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'Love has no boundaries' - family of Noah Donohoe says as details of private funeral announced



A private funeral will be held for tragic schoolboy Noah Donohoe on Wednesday, his family has announced.

he 14-year-old’s body was discovered on Saturday morning by a specialist search team in a storm drain in North Belfast.

It followed a week of police appeals and painstaking searches, at one point involving hundreds of members of the public.

Noah’s funeral will take place on July 1 at 11am in St Patrick’s Church on Donegall Street in Belfast and will be strictly private due to coronavirus restrictions.

His family have asked for donations in lieu of flowers to Northern Ireland Action for Children, care of O’Kanes Funeral Directors.

In his death notice, Noah’s family said “love has no boundaries” and said their son’s love reached “the selfless hearts of North Belfast and beyond as they showed overwhelming compassion and empathy in bringing Noah home”.

“Noah’s beautiful pure young soul fills the hearts of his Mother Fiona, his aunts Niamh and Shona and their beautiful children and his uncle Gearoid.

“He comforts his grandparents Margot, Gerry and Linda and his beautiful strong friends. He will be safe in the hugs of his aunt Siobhan in heaven.”

They also said Noah was “blessed” to be a Year 10 pupil at St Malachy’s College.

Meanwhile, an online book of condolence in memory of Noah Donohoe has been opened at Belfast City Council by Lord Mayor of Belfast Alderman Frank McCoubrey.

“I was so deeply saddened to hear the news about Noah, and I know that I speak for the entire city in expressing condolences to Noah’s family and friends,” he said.

“It is incredibly sad to see the loss of such a gifted and well-loved young man, and as a father myself, I cannot begin to imagine the anguish and pain at the loss of a child.

“I would like to pay tribute to the community of north Belfast who have come together, helping in the search for Noah, and also to the PSNI and Community Rescue Service who have worked tirelessly in recent days.”

On Sunday night Noah’s aunts Niamh and Shona joined a vigil at Grove Park, where a grieving community paid tribute to the teenager.

In a statement, his relatives reflected on the “extraordinary bond” between Noah and his mother, Fiona, adding: “They were each other’s world.”

Noah had left his house in the Ormeau Road area of south Belfaston the evening of June 21 on his bicycle and travelled across the city.

Despite a huge search operation, his whereabouts remained a mystery until the tragic weekend discovery.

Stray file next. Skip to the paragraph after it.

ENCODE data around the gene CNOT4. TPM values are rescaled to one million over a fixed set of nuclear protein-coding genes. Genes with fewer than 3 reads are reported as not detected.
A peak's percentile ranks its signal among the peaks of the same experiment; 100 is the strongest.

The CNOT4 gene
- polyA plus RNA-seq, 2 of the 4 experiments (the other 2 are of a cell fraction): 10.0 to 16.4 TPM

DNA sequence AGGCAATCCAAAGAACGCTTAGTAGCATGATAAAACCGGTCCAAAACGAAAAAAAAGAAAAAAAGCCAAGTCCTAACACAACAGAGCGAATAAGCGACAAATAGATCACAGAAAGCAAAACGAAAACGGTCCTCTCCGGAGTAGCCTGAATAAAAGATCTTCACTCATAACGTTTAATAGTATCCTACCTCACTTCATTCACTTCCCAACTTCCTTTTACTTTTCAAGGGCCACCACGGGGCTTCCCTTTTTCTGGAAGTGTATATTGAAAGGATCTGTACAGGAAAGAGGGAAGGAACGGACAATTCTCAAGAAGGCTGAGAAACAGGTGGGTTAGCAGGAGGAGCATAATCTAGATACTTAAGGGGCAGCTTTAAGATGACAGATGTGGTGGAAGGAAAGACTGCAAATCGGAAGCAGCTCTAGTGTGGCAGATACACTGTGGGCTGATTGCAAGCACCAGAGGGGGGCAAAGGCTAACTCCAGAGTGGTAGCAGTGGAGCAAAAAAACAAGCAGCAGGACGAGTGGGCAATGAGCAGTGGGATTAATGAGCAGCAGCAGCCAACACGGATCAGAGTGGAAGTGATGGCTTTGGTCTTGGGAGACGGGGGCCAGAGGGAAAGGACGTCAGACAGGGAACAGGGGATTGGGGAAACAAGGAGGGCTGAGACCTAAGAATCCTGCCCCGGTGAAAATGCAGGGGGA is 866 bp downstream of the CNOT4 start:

It is still not known why he entered the drain, but police have said they do not believe there was any foul play.

One line of inquiry is that the teenager either took shelter in the drain or that he was concussed and disorientated following an earlier fall from his bike.

A GoFundMe online appeal set up by a family friend to help with the expenses had reached over £50,000.

In a statement, the Donohoe family said: “Noah’s mummy always told him that he would change the world.

“He was very special. It is very hard to do justice or honour the extraordinary relationship Noah and his mummy shared.

“In his 14 years his mummy got so much from their special bond, he taught his mummy so much. They were each other’s world.”

The Donohoe family said they needed to “express our heartfelt gratitude for the support, outpouring of love, and empathy we have received”.

“From walking with us, both physically and spiritually, to feeling our pain, we recognise that everyone has lost Noah,” they added.

“Noah loved his school and his friends at school, and we know that they will be grieving too and they need to say goodbye too.

“Eventually we will come back to people individually to express our overwhelming gratitude.”

Paying tribute to all those involved in the search, the family added they “wish to say thank you to each and everyone of you from the bottom of our hearts”.

Moving tributes were also paid on Sunday by the principal of St Malachy’s College.

Paul McBride said they were mourning the “tragic loss” of a “true Malachian”.

He said Noah “embraced fully all aspects of school life”, describing him as an active member of the music department and a talented cellist as well as a keen basketball and rugby player.

“He has been described as the perfect gentleman who was also able to show a genuine competitive spirit on the court,” Mr McBride recalled.

“One of his teachers and coach said that Noah had a heart of a lion, being able to express himself on the pitch, shouting, laughing and having fun with his friends, whilst in class he was normally measured and modest.

“He was a natural leader who led by example. His caring nature, calm demeanour and big smile were some of his great gifts that helped others do their best.”

Bishop of Down and Connor Noel Treanor described Noah as a “loving and gifted young man” who brought joy and blessing to all who knew him.

“Words cannot begin to describe the experience of distress and sense of pain and heartache that the Donohoe family are feeling at this time,” he said.

Bishop Treanor said those who helped in the search and the wider community “have come to learn about the life of a talented, loving and gifted young man who brought so much joy and blessing to his family, his friends, his classmates and teachers in St Malachy’s College, and all those who knew him”.

Belfast Telegraph

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